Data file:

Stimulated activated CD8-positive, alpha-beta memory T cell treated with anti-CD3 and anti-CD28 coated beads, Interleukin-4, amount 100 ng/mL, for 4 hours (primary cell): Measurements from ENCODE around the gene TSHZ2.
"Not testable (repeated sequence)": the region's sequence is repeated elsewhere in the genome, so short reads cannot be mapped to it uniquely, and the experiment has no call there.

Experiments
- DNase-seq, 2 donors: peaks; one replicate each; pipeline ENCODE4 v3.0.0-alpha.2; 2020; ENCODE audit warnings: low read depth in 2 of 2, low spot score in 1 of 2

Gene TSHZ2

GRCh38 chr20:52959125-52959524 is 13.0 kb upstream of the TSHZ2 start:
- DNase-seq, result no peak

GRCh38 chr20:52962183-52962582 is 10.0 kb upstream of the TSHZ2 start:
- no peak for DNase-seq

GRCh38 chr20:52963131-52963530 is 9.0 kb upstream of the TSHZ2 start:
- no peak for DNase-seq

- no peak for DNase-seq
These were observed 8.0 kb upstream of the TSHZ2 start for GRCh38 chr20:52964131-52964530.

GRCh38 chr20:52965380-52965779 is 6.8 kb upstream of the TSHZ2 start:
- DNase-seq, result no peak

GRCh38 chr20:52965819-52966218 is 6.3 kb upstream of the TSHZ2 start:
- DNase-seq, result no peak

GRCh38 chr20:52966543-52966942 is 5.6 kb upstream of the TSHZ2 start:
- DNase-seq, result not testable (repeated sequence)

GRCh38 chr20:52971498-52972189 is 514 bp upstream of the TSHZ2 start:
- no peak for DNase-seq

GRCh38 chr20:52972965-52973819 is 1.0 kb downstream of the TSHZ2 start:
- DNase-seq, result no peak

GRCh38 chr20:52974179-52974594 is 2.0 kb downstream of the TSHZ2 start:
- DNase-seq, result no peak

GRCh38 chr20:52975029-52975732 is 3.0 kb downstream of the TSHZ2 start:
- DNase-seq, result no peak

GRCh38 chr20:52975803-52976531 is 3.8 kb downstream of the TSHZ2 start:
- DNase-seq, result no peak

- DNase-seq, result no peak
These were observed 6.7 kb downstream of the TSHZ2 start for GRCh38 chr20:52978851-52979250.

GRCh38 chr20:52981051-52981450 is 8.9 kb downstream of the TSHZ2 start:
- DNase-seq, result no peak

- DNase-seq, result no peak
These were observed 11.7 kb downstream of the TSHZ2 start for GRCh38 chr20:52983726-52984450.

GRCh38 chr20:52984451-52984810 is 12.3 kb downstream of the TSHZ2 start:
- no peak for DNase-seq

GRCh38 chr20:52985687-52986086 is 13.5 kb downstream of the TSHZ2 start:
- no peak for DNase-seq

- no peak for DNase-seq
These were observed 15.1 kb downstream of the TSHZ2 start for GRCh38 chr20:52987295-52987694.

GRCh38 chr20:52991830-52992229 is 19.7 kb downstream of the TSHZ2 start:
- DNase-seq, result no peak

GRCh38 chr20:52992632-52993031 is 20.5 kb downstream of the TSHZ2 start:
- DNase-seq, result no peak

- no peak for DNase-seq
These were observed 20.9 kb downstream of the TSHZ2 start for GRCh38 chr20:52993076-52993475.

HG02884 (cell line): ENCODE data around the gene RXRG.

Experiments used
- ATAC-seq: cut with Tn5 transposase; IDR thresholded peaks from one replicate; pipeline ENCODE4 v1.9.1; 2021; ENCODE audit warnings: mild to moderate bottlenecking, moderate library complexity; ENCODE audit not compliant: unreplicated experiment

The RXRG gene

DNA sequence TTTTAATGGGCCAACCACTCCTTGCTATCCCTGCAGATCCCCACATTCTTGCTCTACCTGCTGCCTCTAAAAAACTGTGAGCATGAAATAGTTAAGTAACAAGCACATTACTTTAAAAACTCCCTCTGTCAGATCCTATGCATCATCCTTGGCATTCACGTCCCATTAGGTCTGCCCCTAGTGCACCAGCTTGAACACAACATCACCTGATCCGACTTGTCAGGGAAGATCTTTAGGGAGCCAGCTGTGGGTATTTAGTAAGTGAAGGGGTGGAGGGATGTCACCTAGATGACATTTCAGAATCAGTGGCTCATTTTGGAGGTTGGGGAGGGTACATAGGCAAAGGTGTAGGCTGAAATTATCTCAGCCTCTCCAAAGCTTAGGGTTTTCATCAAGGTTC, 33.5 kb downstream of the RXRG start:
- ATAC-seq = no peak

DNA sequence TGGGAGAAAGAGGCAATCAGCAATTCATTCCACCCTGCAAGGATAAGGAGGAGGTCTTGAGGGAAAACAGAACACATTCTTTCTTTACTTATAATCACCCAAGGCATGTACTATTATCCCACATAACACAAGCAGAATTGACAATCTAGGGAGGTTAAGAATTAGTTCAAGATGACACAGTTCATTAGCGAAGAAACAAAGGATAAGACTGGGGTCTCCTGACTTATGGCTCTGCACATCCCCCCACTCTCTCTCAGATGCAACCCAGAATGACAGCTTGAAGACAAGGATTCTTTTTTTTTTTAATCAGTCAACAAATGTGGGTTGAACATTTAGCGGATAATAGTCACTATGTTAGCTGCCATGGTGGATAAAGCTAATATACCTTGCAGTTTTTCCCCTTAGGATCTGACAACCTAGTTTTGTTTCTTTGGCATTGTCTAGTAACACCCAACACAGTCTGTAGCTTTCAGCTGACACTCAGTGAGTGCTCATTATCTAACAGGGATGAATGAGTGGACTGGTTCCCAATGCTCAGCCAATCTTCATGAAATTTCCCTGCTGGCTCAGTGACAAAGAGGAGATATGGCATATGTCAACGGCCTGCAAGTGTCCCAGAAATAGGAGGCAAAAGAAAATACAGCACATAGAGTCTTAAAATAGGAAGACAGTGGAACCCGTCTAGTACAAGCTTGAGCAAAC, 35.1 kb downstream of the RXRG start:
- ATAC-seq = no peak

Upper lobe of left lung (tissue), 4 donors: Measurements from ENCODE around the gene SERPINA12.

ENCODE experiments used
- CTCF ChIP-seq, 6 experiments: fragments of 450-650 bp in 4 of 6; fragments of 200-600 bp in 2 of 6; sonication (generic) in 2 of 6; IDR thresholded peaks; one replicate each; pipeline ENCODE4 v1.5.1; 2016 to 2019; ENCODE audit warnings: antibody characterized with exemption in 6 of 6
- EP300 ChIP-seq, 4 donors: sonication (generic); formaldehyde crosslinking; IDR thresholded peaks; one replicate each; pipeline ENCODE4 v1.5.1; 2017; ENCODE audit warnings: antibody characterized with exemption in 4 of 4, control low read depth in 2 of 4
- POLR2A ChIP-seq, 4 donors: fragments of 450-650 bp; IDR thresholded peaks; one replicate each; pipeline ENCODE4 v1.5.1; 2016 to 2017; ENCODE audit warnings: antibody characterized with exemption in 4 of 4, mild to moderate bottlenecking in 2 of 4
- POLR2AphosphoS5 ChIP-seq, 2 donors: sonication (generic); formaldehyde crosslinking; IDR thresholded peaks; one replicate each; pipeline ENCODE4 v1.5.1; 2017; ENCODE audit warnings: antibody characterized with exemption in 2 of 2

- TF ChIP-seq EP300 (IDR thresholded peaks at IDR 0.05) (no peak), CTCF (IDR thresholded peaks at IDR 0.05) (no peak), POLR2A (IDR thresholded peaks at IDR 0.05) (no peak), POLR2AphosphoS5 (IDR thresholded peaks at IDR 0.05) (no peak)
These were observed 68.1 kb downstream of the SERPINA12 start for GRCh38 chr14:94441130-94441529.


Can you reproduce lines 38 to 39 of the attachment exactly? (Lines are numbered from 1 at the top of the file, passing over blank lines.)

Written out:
GRCh38 chr20:52985687-52986086 is 13.5 kb downstream of the TSHZ2 start:
- no peak for DNase-seq